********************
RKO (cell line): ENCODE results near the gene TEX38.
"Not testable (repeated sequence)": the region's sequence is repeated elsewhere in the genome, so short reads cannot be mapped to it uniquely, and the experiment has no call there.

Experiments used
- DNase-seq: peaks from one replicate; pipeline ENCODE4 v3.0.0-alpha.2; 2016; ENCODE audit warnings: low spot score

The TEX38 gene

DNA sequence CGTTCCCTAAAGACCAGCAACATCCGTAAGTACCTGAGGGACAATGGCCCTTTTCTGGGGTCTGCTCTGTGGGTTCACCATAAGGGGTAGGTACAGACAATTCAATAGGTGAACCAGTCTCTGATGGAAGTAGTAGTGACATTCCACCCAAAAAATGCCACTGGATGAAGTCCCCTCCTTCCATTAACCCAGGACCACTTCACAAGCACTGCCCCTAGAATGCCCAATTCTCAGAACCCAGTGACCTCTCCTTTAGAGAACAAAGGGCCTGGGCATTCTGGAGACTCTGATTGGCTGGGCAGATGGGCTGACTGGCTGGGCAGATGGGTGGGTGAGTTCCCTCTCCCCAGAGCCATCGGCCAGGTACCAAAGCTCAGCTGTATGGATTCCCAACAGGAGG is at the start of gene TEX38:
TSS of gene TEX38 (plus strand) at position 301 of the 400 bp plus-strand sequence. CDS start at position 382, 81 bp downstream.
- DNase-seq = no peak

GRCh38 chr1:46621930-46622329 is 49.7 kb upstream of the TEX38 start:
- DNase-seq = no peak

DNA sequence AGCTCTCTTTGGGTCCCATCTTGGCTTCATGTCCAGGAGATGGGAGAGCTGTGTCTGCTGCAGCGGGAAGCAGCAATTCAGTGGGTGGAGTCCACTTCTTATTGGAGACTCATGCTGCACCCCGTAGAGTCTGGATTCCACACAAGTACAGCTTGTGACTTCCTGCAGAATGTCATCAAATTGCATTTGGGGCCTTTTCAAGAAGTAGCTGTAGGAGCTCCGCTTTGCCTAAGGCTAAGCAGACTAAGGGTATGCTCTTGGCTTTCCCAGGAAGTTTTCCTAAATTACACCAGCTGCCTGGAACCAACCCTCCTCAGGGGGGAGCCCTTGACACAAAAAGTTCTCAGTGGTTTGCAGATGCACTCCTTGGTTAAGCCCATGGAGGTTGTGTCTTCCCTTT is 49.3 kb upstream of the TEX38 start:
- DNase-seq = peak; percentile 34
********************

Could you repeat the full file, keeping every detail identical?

RKO (cell line): ENCODE results near the gene TEX38.
"Not testable (repeated sequence)": the region's sequence is repeated elsewhere in the genome, so short reads cannot be mapped to it uniquely, and the experiment has no call there.

Experiments used
- DNase-seq: peaks from one replicate; pipeline ENCODE4 v3.0.0-alpha.2; 2016; ENCODE audit warnings: low spot score

The TEX38 gene

DNA sequence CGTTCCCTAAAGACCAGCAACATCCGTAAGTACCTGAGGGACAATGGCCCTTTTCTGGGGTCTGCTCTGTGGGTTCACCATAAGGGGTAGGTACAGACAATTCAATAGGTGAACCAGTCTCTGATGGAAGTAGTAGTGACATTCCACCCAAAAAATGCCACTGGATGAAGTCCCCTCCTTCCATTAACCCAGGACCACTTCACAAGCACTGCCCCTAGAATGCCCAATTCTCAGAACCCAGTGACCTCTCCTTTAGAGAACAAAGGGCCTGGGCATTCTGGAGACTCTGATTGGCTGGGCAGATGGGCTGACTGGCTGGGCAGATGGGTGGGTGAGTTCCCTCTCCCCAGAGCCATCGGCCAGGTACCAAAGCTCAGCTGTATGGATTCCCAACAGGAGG is at the start of gene TEX38:
TSS of gene TEX38 (plus strand) at position 301 of the 400 bp plus-strand sequence. CDS start at position 382, 81 bp downstream.
- DNase-seq = no peak

GRCh38 chr1:46621930-46622329 is 49.7 kb upstream of the TEX38 start:
- DNase-seq = no peak

DNA sequence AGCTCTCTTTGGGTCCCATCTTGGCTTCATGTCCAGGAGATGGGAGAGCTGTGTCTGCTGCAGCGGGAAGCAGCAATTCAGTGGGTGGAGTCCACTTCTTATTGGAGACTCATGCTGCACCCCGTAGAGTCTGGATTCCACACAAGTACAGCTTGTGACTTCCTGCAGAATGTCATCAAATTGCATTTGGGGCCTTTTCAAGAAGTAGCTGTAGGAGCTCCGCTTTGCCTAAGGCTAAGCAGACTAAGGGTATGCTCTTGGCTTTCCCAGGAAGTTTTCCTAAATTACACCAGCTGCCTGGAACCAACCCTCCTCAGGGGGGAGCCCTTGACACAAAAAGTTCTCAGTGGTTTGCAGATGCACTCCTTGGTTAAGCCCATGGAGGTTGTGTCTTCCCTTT is 49.3 kb upstream of the TEX38 start:
- DNase-seq = peak; percentile 34